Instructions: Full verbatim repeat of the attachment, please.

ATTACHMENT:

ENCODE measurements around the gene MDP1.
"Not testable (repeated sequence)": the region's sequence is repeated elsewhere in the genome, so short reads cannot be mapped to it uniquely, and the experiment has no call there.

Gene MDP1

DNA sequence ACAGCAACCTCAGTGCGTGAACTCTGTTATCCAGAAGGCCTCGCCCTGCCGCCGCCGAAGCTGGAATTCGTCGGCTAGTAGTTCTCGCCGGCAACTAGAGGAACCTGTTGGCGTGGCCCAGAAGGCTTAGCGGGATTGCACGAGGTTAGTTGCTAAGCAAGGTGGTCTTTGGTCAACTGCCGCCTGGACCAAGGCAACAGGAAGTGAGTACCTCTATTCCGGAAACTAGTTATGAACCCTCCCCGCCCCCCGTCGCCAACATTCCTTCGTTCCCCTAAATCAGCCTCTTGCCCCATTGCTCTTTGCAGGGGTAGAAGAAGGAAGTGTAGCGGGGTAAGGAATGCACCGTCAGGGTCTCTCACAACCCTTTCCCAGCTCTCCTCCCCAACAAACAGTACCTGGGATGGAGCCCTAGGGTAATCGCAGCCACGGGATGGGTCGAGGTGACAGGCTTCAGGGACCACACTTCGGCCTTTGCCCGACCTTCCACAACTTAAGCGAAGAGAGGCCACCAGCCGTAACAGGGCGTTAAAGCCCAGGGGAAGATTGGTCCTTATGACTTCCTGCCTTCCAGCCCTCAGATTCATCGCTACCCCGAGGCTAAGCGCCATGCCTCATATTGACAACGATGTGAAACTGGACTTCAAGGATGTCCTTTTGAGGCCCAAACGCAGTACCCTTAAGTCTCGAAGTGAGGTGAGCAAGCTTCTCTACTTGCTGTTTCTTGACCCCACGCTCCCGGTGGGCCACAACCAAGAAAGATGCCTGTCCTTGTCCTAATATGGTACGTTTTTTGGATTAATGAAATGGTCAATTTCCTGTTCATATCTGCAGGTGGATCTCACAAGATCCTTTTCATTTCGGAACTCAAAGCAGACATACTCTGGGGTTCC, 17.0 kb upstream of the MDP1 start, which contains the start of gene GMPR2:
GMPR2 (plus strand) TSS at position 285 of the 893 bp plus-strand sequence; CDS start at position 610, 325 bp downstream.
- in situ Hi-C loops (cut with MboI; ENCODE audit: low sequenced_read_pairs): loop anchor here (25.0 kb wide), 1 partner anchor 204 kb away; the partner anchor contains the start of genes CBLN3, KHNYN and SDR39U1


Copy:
ENCODE measurements around the gene MDP1.
"Not testable (repeated sequence)": the region's sequence is repeated elsewhere in the genome, so short reads cannot be mapped to it uniquely, and the experiment has no call there.

Gene MDP1

DNA sequence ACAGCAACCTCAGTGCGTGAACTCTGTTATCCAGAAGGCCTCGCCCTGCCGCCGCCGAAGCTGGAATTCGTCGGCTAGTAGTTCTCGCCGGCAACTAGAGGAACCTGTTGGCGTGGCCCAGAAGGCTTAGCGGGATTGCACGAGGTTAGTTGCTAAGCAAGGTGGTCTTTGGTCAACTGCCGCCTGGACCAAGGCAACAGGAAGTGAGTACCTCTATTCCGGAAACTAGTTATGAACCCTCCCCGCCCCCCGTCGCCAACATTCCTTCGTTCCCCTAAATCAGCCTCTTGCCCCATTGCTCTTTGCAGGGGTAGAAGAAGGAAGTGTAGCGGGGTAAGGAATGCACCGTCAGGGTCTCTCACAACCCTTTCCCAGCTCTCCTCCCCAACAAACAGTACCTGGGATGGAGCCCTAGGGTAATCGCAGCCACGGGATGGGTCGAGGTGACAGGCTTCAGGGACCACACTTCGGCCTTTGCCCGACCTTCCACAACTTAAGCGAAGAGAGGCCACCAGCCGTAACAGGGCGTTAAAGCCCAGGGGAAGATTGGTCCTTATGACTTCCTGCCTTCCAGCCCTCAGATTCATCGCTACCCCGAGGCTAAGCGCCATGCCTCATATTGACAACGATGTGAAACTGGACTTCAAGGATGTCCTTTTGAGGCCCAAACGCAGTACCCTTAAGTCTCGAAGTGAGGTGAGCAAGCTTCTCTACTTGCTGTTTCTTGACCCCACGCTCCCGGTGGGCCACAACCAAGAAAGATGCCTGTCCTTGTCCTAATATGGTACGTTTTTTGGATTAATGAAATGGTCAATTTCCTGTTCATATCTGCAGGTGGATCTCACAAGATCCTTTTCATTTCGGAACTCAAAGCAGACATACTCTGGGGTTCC, 17.0 kb upstream of the MDP1 start, which contains the start of gene GMPR2:
GMPR2 (plus strand) TSS at position 285 of the 893 bp plus-strand sequence; CDS start at position 610, 325 bp downstream.
- in situ Hi-C loops (cut with MboI; ENCODE audit: low sequenced_read_pairs): loop anchor here (25.0 kb wide), 1 partner anchor 204 kb away; the partner anchor contains the start of genes CBLN3, KHNYN and SDR39U1